Can you tell us about your role at Te Aka Whai Ora, what you love, and what it is teaching you about yourself?
My role has changed a lot over the last 11 months. Initially, I was the sole in-house counsel at Te Aka Whai Ora, which then turned into leading the establishment of the legal function, to establishing the team and then eventually being given the opportunity to lead the team. My role now is to lead the establishment and development of a new legal team in a new organisation tasked with the awesome but challenging wero to achieve better hauora Māori outcomes and achieve equity in the health system.
The role can be really challenging at times, engaging with new and unique legislation, navigating the establishment of a new organisation and challenging how the health system operates. Despite this, it is an extremely rewarding and exciting role, presenting many opportunities to think about how we can use law to effect positive change. I love this about the role and that it requires me to really consider how we think about the law and confront my own assumptions and thought processes. What is this teaching me about myself? Well, I’m still figuring that one out, but I’m definitely learning a lot along the way!
Leading the legal function must be full of diverse tasks. Could you describe what a typical day looks like for you?
A lot of the team’s work at the moment is centred around supporting our colleagues across the office to engage with and understand the Pae Ora (Healthy) Futures Act 2022. As Te Aka Whai Ora grows and establishes, we provide advice on what it means to be an independent statutory entity and on what some of our independent functions and obligations are. We work closely with different rōpū across the office and in any given day we can provide advice to our Policy team, Commissioning teams, Data and Digital team, Matauranga Māori team, Ministerials team and People and Capability team.
The mahi can range from contract reviews, to OIA requests, or to input on bigger organisation positions, for example equity or Māori data sovereignty. Given the organisation’s establishment phase, the team also does a lot of work to assist in the drafting of corporate policies, processes and templates, as well as developing basic guidance on key priority areas. The Privacy function also sits with the Legal team and we have been working hard to get it established. No day is ever the same!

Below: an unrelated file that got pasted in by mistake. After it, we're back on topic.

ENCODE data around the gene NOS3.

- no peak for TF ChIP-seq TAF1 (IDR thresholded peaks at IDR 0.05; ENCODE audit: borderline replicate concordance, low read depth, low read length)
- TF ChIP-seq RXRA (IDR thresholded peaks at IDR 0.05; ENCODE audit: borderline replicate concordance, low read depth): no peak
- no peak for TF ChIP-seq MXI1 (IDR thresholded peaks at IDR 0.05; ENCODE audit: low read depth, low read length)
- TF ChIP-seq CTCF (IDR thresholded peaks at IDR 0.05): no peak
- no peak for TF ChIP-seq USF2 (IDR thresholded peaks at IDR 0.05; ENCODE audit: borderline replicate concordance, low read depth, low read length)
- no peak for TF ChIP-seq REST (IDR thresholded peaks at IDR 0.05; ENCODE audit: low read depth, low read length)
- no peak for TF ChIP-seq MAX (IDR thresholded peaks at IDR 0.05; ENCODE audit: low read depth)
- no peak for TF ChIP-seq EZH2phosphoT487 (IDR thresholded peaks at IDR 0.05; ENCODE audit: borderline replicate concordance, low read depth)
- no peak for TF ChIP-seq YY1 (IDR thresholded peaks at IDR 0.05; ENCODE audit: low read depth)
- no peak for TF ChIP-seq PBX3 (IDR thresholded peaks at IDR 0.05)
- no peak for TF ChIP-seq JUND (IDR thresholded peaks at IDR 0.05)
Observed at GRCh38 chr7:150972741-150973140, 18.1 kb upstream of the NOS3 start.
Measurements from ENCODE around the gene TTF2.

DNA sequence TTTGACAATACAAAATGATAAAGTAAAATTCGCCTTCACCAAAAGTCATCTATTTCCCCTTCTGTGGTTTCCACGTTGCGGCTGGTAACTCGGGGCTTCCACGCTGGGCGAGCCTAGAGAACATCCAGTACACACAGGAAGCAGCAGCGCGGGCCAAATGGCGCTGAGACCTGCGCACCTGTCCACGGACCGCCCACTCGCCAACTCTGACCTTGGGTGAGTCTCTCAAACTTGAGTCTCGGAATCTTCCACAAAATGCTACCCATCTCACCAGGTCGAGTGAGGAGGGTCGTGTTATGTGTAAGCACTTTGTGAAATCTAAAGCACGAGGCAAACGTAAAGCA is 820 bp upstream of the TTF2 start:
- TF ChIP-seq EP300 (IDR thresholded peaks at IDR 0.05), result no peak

When it comes to building the legal team, what are the key attributes you prioritise?
I think first and foremost a key attribute I look for is whether someone is a team player and whether they are willing to work with and support other members of the team. The mahi and kaupapa can be really challenging, new and overwhelming at times and it’s so important that the team can work well together and look after each other. Everyone needs to be willing to pitch in and help with all the work, both the new and exciting issues as well as the less exciting but still important issues.
Can you share some strategies or initiatives you employ, or wish to employ, to foster a strong team culture?
As a small team we check in with each other regularly and have a strong collaborative culture when it comes to mahi. We have established an anchor day to ensure there is at least one day a week when we are all in the office. We have our weekly team hui on this day which is an opportunity for us to check in on how we are all doing and whether anyone needs any help with anything. Key features of our team hui include:
- Kei te pēhea koe? How are you? This is a chance for everyone to honestly describe how they are doing in that moment with two kupu. In the continued spirit of Te Wiki o Te Reo Māori and Mahuru Māori, we do our best to look for te reo kupu.
- Kupu hou: we take it in turn to share a kupu hou (new word) we have learnt over the last week.
- Sticky issues: this is a chance for the team to wānanga any particularly difficult or sticky issues they are working on for input from the team.
- Oh and of course, we do the Stuff Quiz!